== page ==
In the NewProduct location, processing of a product may start (event c_start) by sending it (c_start!) to the dispatcher (DISP). The product id is sent along (!curId) with this movement. After moving the product to the dispatcher, the INOUT place no longer holds a product (goto Idle). The product id is reset to zero (curId := 0). This is optional, but keeps the state space smaller, leading to more efficient synthesis.

While Idle the INOUT place may receive a finished product (c_finished?) from the DONE place. The product id of the currently present product is then updated to that of the received product (curId := ?). The automaton then proceeds to the FinishedProduct location.

There the product may exit (event c_exit) the system. It then becomes the last product to have exited the system (lastExitId := curId). There is then no longer a product at the INOUT place. Again the product id is reset to zero (curId := 0) to keep the state space smaller for efficient synthesis. As a product has left the system, the counter is also updated (cnt := cnt - 1).

The Idle location is also a marked location. This specifies that the INOUT place must always be able to become idle again. Through similar markings in the other places also the system as a whole must always be able to become idle again.

The other places

For brevity, we’ll not explain the remaining places in as much detail as the INOUT place. We’ll discuss each automaton for each place briefly:

  • The dispatcher (DISP) receives products (c_start?) from the INOUT place. It forwards them to either the first (OP1) or second (OP2) operator, with c_do1!curId or c_do2!curId, respectively.

  • The operators (OP1 and OP2) simply receive a product from the dispatcher (DISP) and forward it to the checker (CHK), after some processing.

  • The checker (CHK) receives a product from one of the operators (c_done1?, c_done2?). It then determines whether the product was successfully processed (u_success) or processing has failed (u_failed). It forwards successfully processed products to the DONE place by c_leave, while failed products are sent back to the dispatcher (DISP) by c_redo.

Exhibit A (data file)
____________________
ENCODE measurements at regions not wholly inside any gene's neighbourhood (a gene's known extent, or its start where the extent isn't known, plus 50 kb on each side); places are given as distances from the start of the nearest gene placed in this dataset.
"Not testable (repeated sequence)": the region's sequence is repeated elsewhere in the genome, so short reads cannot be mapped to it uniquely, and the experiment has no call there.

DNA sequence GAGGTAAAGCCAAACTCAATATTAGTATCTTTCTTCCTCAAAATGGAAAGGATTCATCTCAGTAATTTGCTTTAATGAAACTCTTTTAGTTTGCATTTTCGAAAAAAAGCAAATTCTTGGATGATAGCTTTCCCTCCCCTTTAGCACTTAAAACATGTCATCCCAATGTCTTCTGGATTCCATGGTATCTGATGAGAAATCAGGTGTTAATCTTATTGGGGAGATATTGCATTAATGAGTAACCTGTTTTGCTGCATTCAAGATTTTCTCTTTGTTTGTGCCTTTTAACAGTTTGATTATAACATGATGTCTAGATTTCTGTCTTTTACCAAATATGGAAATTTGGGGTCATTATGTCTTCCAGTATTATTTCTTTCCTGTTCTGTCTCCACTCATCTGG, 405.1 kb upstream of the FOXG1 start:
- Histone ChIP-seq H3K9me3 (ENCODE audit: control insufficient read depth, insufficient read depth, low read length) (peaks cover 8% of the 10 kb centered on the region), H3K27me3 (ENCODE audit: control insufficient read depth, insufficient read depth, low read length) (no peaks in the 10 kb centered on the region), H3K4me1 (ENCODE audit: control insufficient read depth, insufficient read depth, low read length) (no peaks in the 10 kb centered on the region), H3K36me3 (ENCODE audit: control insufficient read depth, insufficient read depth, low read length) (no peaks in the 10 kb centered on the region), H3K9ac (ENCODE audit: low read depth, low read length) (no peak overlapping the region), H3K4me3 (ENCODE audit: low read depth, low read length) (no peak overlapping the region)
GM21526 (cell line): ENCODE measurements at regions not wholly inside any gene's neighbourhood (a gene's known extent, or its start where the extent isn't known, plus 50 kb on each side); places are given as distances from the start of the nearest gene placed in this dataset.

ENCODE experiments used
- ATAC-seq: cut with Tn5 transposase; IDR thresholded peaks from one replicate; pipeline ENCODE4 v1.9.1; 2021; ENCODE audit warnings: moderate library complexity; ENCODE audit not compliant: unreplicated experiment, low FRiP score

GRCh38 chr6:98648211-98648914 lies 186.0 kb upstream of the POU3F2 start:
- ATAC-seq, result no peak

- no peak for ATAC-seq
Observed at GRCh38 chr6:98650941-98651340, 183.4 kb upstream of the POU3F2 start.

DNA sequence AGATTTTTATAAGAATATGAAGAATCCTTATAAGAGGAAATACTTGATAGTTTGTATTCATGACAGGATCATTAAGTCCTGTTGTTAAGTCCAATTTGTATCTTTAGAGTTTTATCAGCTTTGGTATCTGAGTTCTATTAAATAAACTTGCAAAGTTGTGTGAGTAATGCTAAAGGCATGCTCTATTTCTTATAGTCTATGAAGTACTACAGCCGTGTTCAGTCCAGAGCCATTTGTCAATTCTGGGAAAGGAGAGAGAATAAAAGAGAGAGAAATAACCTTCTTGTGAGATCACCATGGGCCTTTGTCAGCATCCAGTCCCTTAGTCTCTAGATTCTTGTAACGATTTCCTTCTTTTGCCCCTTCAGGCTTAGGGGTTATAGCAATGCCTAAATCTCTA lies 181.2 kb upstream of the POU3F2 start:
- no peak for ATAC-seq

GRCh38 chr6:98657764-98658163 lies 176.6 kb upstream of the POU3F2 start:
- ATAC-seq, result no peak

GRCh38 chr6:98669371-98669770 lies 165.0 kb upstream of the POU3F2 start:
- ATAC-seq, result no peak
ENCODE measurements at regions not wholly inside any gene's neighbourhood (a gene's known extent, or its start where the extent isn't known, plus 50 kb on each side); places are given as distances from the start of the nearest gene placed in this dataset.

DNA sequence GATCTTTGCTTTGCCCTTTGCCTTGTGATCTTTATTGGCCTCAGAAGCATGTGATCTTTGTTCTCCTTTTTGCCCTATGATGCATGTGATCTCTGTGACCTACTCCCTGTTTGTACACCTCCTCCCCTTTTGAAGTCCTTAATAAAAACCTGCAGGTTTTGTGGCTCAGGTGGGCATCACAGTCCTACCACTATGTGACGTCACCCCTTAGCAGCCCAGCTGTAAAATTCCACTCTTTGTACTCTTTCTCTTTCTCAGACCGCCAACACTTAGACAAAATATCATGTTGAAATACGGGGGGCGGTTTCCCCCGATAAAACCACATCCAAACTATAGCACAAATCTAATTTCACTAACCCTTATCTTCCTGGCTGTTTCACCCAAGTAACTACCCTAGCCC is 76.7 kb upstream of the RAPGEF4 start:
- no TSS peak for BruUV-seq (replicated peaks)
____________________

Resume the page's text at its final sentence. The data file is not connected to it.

• The DONE place simplify forwards products from the checker (CHK) to the INOUT place.

The FIFO requirement

With the plants specified, we specify the requirement (file fifo.plants_and_requirements.cif). We specify it in a separate file, to allow using the plant model for both synthesis and simulation, as described later in this section.

First, we import into this file the entire plant specification:

import "fifo.plants.cif";

The requirement was given in natural language as:

  • Products must enter and exit the system in FIFO order.

We can easily model it as follows, using a requirement invariant:

requirement FIFO: INOUT.FinishedProduct => INOUT.curId = ((INOUT.lastExitId + 1) mod MAX_NR_OF_PRODS);

If the INOUT place has a finished product (is in its FinishedProduct location), then a product is about to exit the system. We know the product id of the last product that exited (INOUT.lastExitId) and the product id of the product currently situated at the INOUT place (INOUT.curId). Products that enter the system get an id that is one higher than the previous product that entered (modulo the maximum number of products). The FIFO property can thus be ensured by requiring that when a product exits, it also has an id one higher than the last product that exited (again modulo the maximum number of products). From this, requirement FIFO follows directly.

Performing synthesis

We can automatically compute a supervisory controller by applying supervisory controller synthesis. For this, we’ll use the CIF data-based synthesis tool.

To be able to perform synthesis with the push of a button, a script is provided (file do1_synthesize.tooldef):

from "lib:cif" import *;

mkdir("generated", force=true);

cifdatasynth("fifo.plants_and_requirements.cif --forward-reach=true -mdebug -o generated/fifo.synthesized.cif");

It first imports the CIF tools. Then it ensures that directory named generated exists. It is thus created if it does not yet exist. Lastly, it invokes the CIF data-based synthesis tool on the file that contains the plants and requirements. It configures some options. Forward reachability is enabled for simpler resulting control conditions. It also enables debug output to be printed to the console, allowing to see what synthesis has done. Finally, it specifies that the synthesis result is to be saved to the fifo.synthesized.cif file in the generated directory.

To execute the script, right click it an choose Execute ToolDef or select the file and press F10.

Simulation model

To validate the system controlled by the synthesized supervisor, it can be useful to simulate it. We therefore specify a simulation model (file fifo.simulation.cif).